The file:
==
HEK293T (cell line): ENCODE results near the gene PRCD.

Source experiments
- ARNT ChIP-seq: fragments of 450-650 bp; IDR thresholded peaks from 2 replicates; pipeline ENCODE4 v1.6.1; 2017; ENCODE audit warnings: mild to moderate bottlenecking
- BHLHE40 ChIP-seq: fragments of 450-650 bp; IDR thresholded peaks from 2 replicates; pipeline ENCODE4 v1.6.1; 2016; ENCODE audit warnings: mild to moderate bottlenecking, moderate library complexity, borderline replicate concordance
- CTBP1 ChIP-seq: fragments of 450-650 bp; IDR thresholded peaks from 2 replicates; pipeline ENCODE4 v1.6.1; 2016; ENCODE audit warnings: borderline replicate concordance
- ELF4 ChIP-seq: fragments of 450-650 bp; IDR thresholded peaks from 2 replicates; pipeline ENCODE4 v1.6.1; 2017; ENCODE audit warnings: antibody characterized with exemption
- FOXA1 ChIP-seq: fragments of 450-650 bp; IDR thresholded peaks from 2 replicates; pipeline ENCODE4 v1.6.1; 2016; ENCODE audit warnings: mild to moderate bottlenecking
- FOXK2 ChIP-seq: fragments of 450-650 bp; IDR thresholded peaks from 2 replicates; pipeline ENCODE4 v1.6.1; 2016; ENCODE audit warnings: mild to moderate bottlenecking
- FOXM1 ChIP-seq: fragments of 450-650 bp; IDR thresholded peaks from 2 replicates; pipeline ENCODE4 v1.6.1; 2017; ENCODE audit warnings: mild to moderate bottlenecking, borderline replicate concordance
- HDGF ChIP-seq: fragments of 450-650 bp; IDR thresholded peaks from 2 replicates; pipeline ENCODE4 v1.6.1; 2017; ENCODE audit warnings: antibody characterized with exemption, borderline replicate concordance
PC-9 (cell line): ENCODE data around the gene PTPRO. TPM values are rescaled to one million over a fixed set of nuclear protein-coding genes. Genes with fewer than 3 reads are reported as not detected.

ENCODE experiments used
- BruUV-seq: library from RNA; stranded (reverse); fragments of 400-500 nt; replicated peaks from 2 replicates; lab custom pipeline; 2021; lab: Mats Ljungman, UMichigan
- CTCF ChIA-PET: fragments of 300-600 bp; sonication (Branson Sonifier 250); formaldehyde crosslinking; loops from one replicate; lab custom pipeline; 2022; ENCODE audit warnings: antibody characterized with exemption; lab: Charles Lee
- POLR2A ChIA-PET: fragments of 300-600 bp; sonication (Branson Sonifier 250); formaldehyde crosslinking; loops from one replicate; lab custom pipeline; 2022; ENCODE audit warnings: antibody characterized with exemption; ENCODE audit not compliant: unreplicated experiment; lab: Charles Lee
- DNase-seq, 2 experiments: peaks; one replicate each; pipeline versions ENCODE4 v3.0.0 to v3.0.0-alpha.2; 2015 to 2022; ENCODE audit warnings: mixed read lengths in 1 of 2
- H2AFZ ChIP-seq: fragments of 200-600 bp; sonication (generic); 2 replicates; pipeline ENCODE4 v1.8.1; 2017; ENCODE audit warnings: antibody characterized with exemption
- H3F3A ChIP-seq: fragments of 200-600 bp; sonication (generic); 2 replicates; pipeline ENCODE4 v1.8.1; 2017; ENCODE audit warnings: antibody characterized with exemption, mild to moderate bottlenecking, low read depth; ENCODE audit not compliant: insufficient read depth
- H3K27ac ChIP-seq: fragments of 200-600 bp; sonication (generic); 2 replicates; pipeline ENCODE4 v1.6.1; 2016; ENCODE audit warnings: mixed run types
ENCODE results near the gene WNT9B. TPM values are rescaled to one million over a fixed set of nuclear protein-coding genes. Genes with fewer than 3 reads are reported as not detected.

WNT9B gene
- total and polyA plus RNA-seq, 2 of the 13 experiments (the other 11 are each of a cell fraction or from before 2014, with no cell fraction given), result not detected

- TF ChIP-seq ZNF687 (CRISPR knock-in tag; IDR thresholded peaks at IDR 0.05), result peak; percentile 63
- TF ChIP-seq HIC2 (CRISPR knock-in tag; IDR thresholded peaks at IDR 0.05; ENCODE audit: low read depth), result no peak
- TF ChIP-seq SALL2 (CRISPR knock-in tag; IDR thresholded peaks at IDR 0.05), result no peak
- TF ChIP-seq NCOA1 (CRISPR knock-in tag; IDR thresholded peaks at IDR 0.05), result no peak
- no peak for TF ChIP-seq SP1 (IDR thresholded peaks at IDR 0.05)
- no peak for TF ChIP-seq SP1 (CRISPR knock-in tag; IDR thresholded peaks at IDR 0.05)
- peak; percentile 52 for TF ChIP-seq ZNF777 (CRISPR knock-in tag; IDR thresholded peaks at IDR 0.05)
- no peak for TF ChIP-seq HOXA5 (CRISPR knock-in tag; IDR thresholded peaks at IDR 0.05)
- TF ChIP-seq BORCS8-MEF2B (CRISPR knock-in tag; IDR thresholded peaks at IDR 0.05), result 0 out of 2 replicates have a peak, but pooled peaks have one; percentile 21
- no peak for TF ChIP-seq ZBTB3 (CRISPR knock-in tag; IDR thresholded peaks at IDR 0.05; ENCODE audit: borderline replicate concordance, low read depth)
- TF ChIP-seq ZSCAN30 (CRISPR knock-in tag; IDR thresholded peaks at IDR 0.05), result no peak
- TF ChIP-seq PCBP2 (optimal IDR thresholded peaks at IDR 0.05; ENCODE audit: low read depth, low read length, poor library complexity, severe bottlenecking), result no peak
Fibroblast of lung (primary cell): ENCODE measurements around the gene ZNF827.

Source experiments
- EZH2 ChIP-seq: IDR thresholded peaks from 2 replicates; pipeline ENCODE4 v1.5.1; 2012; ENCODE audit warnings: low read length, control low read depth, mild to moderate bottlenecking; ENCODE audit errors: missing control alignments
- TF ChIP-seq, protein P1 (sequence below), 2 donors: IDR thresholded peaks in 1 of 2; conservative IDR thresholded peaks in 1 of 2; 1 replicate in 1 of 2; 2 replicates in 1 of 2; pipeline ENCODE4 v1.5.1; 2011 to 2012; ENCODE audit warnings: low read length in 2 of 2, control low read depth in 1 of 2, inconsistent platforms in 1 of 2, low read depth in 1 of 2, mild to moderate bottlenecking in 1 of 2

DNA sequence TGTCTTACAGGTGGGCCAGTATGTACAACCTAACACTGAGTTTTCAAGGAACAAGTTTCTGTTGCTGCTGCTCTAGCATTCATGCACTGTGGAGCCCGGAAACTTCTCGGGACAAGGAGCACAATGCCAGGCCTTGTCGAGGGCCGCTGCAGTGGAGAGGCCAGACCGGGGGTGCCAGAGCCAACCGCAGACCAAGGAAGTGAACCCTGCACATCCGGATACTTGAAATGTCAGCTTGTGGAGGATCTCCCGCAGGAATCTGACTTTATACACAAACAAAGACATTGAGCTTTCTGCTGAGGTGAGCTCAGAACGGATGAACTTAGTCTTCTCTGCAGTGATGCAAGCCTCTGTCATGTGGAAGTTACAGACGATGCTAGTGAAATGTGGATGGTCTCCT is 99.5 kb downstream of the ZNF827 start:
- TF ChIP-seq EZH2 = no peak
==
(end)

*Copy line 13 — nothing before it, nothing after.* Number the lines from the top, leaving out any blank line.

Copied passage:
- BruUV-seq: library from RNA; stranded (reverse); fragments of 400-500 nt; replicated peaks from 2 replicates; lab custom pipeline; 2021; lab: Mats Ljungman, UMichigan